Wikis, above, has already mentioned Paul's quoting of Epimenides and Menander in Titus 1:12 and 1 Corinthians 15:33.
So-called "higher critics" like to insist that when Jude (vss.14,15) quoted Enoch (see Ge 5:18-24 and 1 Ch 1:1,2), he was quoting a non-biblical book: either "The Book of Enoch" or "The Apocalypse of Enoch." This insistence is not necessarily warranted. Jude was free, under the guidance of the Holy Spirit, to quote (or quote from) Enoch's prophecy as it had been handed down over the centuries as part of Jewish oral history, and this oral tradition may have preceded "The Book of Enoch" by hundreds of years (look here for the words in question).
"All truth is God's truth, wherever it may be found." While there are not many quotations of non-biblical sources in the Judeo-Christian Scriptures, the quotations we do find in both testaments contain and/or underscore a truth or even a truism that bears the stamp of divine approval.
As many biblical scholars have observed--and this is particularly apropos a biblical hermeneutics site, the God-breathed nature of the Word of God in no way conflicts with the "human" or "secular" elements contained in it. God did not ignore or set aside the obviously human factors at work in the process of inspiration, such as the authors'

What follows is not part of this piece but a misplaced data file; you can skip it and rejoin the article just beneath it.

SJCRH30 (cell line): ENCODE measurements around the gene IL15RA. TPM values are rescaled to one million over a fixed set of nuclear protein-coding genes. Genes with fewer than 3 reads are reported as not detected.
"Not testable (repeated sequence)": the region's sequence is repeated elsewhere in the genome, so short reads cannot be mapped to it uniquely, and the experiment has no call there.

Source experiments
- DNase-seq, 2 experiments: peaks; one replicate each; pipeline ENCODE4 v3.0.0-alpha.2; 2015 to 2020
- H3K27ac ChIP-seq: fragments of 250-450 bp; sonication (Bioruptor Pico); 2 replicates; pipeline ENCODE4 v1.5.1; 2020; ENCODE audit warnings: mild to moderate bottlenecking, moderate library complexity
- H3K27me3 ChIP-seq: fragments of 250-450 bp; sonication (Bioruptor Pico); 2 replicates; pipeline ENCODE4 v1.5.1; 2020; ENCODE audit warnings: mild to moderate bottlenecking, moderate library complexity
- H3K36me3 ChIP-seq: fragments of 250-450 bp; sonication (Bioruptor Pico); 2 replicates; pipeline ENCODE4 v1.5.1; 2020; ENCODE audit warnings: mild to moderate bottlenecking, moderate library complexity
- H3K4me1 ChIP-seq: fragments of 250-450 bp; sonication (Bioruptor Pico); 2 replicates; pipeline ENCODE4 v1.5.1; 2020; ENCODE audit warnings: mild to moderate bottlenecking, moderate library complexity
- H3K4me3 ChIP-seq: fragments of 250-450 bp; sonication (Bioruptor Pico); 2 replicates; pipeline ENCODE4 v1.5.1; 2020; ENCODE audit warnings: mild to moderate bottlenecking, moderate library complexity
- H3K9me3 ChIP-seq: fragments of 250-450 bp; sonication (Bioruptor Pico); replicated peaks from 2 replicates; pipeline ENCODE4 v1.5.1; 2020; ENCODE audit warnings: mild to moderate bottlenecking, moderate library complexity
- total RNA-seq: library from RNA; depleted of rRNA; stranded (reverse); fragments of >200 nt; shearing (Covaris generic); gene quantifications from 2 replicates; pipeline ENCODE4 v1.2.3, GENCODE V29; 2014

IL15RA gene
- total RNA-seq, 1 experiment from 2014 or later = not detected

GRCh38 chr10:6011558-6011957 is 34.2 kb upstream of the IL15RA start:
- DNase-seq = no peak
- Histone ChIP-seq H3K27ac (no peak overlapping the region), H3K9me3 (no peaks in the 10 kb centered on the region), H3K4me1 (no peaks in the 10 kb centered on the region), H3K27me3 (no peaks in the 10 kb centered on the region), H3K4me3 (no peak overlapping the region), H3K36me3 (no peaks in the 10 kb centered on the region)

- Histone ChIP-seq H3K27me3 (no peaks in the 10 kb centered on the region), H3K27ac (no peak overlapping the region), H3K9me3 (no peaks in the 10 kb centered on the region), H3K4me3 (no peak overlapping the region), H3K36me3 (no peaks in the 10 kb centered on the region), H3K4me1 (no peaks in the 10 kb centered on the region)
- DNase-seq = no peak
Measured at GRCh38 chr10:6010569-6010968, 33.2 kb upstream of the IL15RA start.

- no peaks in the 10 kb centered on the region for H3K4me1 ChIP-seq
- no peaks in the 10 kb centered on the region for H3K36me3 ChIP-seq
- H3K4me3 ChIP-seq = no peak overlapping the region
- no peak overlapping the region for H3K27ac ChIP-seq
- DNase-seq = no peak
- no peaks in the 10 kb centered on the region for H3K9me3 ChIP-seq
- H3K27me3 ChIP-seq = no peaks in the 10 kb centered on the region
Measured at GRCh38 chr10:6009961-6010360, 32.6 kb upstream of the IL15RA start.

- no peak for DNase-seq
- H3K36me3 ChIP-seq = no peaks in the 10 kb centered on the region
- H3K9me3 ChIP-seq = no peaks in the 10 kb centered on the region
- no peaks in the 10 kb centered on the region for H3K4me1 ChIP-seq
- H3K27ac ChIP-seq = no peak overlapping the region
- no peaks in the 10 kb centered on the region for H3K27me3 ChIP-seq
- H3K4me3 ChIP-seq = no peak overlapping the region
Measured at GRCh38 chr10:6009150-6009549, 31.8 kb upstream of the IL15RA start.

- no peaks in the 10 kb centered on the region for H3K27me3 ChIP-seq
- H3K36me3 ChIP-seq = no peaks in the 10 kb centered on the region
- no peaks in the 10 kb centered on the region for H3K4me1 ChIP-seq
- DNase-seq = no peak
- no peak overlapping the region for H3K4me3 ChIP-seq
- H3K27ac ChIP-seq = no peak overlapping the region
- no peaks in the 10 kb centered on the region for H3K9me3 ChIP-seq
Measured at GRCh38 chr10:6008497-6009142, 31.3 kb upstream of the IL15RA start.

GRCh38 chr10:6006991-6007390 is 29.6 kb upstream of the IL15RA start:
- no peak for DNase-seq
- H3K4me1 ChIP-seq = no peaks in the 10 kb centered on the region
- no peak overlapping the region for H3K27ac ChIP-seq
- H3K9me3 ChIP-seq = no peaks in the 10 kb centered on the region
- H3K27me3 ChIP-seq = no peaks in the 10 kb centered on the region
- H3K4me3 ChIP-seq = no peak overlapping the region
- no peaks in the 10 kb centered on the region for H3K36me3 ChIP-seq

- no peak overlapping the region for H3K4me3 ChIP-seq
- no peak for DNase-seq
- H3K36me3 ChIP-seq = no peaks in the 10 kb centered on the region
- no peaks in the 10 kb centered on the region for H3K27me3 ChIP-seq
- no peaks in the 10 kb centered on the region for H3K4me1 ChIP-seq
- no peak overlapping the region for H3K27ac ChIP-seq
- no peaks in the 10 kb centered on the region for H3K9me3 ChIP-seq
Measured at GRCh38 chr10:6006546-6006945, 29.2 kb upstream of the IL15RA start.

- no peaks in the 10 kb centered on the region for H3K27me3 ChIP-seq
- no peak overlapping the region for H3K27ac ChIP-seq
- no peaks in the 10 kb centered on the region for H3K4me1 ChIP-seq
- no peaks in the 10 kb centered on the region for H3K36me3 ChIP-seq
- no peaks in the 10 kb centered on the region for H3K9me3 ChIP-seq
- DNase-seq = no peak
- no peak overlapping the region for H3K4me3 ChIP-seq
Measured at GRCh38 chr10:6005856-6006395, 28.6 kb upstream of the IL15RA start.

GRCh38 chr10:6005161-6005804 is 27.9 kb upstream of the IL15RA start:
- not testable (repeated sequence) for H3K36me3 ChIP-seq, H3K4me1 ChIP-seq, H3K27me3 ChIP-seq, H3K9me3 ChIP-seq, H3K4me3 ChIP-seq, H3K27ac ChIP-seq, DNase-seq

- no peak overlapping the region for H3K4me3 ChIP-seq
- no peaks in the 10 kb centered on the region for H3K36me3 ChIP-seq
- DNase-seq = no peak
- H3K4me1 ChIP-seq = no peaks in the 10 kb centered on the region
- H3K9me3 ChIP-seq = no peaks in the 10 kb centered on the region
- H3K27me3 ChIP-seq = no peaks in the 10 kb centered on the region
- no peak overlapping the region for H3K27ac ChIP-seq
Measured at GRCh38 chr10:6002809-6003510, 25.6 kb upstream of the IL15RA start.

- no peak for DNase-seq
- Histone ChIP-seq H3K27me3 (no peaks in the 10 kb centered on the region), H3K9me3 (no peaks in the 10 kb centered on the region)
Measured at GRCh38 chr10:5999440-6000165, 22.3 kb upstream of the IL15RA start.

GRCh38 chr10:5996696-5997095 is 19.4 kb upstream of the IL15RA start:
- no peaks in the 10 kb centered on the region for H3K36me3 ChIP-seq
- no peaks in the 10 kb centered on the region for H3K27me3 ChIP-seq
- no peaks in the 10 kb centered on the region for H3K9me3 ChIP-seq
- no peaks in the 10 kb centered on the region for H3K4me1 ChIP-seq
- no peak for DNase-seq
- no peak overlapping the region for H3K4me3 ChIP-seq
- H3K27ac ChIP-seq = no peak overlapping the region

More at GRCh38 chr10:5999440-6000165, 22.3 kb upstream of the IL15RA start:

In conclusion, there are many skeins in the fabric of Scripture. Some of them--a few of which I've listed above--are related to the individual authors. The more-important threads concern the central theme of the Scriptures (viz., the revelation of the personhood of God and His plan of salvation for the human race) and its many other themes. The more we see and understand both kinds of threads, the sounder and more coherent our hermeneutic will be, provided we rely on the same Holy Spirit who inspired all of Scripture (2 Ti 3:16,17).
"Sanctify them in the truth; Your word is truth" (Jn 17:17).
Yes. Titus 1:12:
The footnote in the NIV says, "From the Cretan philosopher Epimenides".
Here the NIV footnote says, "From the Greek poet Menander"
Not a writer but a (however windy) speaker and (unsuccessful to say the least) comforter:
Eliphas of Teman (against Job, same book 16:3).
Even though part of scripture, still it is pagan, even uninspired, but written it is. (The saying there, not the writing down.):
'He catches the wise in their own craftiness' (Job 5:13).
Paul still esteems him, rather the word, worth quoting 'as it is written' in 1Cor 3: 19:
'He catches the wise in their own craftiness'.
Acts of the Apostles has an unattributed quote from the ancient play, the Bacchae by Euripides (d. 406 BCE): "It hurts you to kick against the goad[or 'pricks']" (Acts 26:14). That this short passage is not a coincidence can be established because the situation and context are the same, and Acts even has Jesus using the same plural form of the noun (kentra) that Euripides needs for the metre of his line.
The story of Paul's escape from prison has reasonably close parallels to words in the play - Acts 16:26: "... and immediately all the doors were opened and everyone's fetters were unfastened;” Bacchae:"The chains on their legs snapped apart by themselves. Untouched by any human hand, the doors swung wide, opening of their own accord."